• Categories: Risk, premium
  • Author: Graeme Nahkies
  • Published: Dec 20, 2021
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Earlier this year we shared Norman Marks’ excellent critique of the typical risk register. In Moving from ‘Doom Management’ to Effective Risk Management, Marks now offers a perspective that should prompt most boards to fundamentally rethink how they approach risk management.

 

In most organisations, risk management is based on compiling and periodically reviewing a list of the things that could go wrong. As most boards and their management teams are mainly focused on achieving organisational success, it is not surprising that executives struggle to see how periodic attention to a risk register is anything more than a compliance exercise.

Their boards don’t help. Too often board engagement with risk management is superficial. The inclusion of a risk register in the board pack and the occasional tweak to estimates of probability or impact give a false sense of having discharged this aspect of their duty of care. In extreme cases (as we reported in relation to Boeing’s 737 Max disasters in our last issue) not even mission-critical risks are in full sight.

Marks begins by pointing out that we don’t typically make decisions using only a list of what could go wrong. We try to identify both the pros and cons and weigh those before making an informed and intelligent decision. This is an inherently integrated process. In contrast, in many, if not most, organisations we separate consideration of what could go wrong from the assessment of what needs to go right and call it ‘risk management’. It’s not just a separate process but often also a separate function, one that is frequently matched at the board level (‘risk committee’).

Marks’ article is a call for a change from risk management that avoids failure to risk management that helps achieve success. There is a need, he says, to enable an organisation to:

 

  • set the right objectives and strategies for achieving them
  • make informed and intelligent decisions
  • take the right level of the right risks, given the potential for reward and the effect on achieving enterprise objectives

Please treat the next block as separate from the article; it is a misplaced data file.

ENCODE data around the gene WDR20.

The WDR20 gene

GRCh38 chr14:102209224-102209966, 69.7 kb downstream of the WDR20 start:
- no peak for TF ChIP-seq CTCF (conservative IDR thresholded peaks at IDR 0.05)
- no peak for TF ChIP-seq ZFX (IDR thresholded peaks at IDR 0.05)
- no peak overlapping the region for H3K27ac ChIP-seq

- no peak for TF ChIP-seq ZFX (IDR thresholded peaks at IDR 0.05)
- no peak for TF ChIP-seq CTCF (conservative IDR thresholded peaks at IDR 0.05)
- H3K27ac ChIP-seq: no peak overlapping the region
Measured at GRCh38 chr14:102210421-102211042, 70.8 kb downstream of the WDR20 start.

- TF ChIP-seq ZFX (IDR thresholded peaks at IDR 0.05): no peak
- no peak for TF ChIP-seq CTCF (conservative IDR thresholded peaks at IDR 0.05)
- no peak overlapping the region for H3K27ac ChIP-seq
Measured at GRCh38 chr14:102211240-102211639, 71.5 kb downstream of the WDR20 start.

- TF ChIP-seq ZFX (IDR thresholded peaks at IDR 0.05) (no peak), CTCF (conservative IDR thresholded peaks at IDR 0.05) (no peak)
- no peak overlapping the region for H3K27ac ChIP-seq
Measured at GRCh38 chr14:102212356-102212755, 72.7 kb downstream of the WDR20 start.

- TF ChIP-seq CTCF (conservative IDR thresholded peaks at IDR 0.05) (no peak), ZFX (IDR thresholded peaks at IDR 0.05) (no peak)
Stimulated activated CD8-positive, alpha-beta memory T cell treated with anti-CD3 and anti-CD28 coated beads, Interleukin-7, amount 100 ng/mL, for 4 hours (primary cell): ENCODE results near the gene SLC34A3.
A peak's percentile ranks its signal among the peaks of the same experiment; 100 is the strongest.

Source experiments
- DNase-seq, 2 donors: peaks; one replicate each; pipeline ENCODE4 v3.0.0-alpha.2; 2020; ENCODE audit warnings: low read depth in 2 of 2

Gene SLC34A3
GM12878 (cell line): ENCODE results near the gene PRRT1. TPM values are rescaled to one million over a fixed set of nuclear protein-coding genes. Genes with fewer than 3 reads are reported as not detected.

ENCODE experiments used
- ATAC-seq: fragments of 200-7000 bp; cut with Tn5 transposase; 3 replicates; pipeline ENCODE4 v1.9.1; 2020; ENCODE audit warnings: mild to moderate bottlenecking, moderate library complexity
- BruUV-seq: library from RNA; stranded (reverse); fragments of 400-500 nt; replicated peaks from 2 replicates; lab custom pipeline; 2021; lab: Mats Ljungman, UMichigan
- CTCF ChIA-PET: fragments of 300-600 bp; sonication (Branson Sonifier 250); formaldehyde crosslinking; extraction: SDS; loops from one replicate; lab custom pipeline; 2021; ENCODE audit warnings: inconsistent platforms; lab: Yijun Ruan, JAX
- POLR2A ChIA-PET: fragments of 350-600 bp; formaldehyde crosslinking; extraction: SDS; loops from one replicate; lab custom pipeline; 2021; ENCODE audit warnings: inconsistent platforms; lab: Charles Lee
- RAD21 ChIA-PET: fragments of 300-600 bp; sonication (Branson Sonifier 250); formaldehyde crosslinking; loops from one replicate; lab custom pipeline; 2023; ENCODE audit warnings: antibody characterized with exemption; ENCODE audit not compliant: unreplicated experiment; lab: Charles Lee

• understand the likelihood of achieving its objectives and act where that likelihood is unacceptable.

It is not only about managing and mitigating potential harms, but also about anticipating what might happen so as to be able to set and execute strategies, make informed and intelligent decisions, take the right risks, and achieve objectives. Put simply, it is about directing and managing the business to achieve ‘success’.

Traditional risk registers often feature a colour code system to distinguish between different levels of risk. In his article, Marks offers a very different kind of ‘traffic light’ analysis (see table below). It starts by listing key business objectives, then estimating the likelihood of achieving them. Objectives that are behind schedule, and/or seem likely to be significantly underachieved, are ‘red lit’.

The aim is to focus on these, drilling down to identify which risks and opportunities drive the performance assessment, and then to determine the actions needed to improve the likelihood of success. A table like this not only highlights areas that require attention but also enables a comparison of their severity. Attention paid to risk is in the context of achieving objectives rather than as a separate effort to stop something bad from happening.

In comparison to the kind of risk registers that most boards rely on, this approach seems to make it far easier to spot and address the inherent risk/reward trade-offs.

Marks does acknowledge that, for periodic reporting review and ongoing monitoring, there is also value in identifying the more significant risks and opportunities that merit individual attention. These might include risks that, for example, can affect multiple objectives to an unacceptable extent. He uses the example of a cyber breach that would affect both revenue targets and compliance obligations. Again, however, he emphasises that this should be from a business perspective. It would mean paying attention to how a breach could affect the business, rather than to the fact that multiple ‘information assets’ are at high risk or have drawn the attention of regulators or the media.

While earlier in the article he has a tongue-in-cheek tilt at ‘list management’, Marks does allow for a listing of individual or groups of risks. However, this is only insofar as these supplement rather than be the primary risk report that features in most traditional risk management processes.

Marks finally proposes that boards should receive formal assurance, at least annually, from the chief executive, the chief risk officer (CRO) and the head of internal audit on three things. That:

 

  • daily decision-making is informed and intelligent
  • more significant risks and opportunities are being addressed as part of the everyday running of the business, and
  • any risk management activity is enabling the quality decisions that lead to success.